The aim of the study was to identify simple clinical risk factors for perinatal mortality (PNM) in different areas of West Africa, to quantify their prevalence among pregnant women and to estimate their relative contribution in the definition of high-risk status of PNM. The MOMA study was a prospective population-based study in which data were collected on 20 326 pregnant women in various, primarily urban, areas of Burkina Faso, Ivory Coast, Mali, Mauritania, Niger and Senegal. The present report analyses 19 870 singleton births and 31 simple clinical variables with univariate and multivariate methods. The mean PNM ratio was 42 per 1000 total births, and 62% of these deaths were stillbirths. In the crude analysis, after adjustment or taking prevalence into account, the principal risk factors were: vaginal bleeding (immediately antenatal and intrapartum), hypertension (especially during labour), dynamic (prolonged labour and use of oxytocin) and mechanic (non-cephalic presentation) dystocia, and infection (prolonged rupture of the membranes and intrapartum fever).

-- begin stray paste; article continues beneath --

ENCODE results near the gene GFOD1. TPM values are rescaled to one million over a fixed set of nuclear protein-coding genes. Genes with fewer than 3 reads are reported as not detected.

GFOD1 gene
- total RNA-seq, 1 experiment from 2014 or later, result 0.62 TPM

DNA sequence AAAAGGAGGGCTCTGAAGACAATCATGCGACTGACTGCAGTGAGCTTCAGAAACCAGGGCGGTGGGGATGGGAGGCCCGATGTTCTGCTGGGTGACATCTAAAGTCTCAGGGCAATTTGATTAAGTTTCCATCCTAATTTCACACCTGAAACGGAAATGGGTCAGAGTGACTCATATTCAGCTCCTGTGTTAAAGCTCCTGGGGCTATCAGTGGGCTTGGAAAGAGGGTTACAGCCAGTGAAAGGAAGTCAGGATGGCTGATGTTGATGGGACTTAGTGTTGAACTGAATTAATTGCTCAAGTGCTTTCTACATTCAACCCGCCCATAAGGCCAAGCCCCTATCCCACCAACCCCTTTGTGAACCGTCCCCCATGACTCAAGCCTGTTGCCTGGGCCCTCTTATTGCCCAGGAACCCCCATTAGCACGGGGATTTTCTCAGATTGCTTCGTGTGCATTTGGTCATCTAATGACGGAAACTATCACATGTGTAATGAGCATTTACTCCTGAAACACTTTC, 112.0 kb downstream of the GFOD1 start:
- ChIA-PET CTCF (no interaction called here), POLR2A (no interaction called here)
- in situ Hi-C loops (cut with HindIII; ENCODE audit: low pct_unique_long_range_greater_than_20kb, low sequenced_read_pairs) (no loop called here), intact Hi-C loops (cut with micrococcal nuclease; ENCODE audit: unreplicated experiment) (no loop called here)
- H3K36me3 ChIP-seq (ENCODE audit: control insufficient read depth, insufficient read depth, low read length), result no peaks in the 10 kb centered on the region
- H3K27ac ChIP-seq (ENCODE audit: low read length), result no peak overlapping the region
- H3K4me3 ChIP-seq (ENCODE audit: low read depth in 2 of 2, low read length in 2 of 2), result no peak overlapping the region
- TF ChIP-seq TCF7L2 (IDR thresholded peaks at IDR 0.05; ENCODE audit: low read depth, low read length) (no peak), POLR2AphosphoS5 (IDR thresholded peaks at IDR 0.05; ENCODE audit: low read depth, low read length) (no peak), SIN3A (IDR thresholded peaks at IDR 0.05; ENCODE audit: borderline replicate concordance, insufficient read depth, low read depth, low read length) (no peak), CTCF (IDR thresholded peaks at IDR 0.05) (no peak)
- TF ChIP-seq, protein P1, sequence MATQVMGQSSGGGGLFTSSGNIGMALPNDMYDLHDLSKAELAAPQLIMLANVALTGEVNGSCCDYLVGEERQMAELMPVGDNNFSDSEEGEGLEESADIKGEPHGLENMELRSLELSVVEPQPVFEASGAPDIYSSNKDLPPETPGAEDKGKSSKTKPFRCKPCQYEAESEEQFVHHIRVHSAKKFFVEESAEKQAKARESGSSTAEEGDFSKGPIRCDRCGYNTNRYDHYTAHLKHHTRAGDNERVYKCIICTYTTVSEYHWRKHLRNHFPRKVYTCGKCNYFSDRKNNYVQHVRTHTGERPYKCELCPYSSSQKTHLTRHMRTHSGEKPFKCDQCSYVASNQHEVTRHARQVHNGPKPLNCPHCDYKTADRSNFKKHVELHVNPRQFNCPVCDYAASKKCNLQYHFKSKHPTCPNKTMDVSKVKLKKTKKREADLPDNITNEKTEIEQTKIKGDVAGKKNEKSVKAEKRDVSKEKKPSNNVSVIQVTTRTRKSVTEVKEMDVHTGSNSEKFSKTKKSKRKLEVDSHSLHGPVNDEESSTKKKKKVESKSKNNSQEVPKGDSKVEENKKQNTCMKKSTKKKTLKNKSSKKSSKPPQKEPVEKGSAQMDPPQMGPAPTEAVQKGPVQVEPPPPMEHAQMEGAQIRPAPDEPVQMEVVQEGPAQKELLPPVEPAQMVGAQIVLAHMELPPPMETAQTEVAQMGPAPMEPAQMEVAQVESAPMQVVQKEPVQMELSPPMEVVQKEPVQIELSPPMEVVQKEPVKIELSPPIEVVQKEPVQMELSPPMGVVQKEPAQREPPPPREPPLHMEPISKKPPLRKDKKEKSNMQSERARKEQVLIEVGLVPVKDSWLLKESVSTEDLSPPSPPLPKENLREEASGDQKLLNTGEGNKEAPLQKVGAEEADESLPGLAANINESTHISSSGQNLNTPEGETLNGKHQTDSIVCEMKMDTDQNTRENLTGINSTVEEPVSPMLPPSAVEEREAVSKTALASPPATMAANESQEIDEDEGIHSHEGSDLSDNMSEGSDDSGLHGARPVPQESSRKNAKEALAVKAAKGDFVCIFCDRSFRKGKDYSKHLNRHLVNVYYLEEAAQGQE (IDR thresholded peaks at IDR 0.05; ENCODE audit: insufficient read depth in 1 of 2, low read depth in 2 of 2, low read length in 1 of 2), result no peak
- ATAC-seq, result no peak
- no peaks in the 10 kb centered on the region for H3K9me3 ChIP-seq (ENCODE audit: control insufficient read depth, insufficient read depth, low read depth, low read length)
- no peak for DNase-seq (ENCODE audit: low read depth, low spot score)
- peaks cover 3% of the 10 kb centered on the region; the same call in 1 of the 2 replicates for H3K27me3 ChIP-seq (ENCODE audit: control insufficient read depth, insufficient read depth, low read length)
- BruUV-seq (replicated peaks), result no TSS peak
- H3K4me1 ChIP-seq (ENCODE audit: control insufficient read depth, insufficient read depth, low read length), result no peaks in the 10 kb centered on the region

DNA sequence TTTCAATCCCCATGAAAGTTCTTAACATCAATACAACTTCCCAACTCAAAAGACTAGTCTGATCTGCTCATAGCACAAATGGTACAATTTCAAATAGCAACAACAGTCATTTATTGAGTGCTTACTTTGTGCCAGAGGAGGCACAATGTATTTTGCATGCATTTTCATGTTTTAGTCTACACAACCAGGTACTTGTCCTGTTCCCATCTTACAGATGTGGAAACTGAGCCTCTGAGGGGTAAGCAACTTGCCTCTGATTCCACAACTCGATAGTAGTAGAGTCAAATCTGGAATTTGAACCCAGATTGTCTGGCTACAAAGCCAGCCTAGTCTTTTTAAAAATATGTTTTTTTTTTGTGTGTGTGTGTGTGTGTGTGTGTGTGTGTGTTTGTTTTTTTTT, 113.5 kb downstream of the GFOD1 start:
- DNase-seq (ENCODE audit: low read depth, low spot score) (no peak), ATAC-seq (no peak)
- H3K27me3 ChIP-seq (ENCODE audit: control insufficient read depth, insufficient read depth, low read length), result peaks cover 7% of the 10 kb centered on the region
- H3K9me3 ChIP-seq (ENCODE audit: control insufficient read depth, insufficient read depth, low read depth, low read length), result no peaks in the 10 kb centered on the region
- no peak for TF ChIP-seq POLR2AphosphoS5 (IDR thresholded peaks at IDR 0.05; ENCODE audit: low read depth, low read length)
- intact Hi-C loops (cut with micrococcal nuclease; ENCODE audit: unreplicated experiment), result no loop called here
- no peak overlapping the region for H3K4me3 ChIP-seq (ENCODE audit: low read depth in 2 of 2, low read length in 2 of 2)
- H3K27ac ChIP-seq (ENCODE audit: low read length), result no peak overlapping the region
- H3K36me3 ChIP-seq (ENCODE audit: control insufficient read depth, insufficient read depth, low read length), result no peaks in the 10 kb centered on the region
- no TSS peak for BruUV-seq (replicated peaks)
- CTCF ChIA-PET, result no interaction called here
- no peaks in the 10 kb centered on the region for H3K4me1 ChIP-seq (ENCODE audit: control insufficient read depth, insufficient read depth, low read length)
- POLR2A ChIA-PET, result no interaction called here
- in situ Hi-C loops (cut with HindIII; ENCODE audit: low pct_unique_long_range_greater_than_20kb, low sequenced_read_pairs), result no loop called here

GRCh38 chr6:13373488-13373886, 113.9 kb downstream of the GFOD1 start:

Conclusions: Most of the principal risk factors for PNM cannot be detected during antenatal care visits but only in early labour. High-risk status should not be based solely on antenatal care visits, but should also take into account monitoring during labour.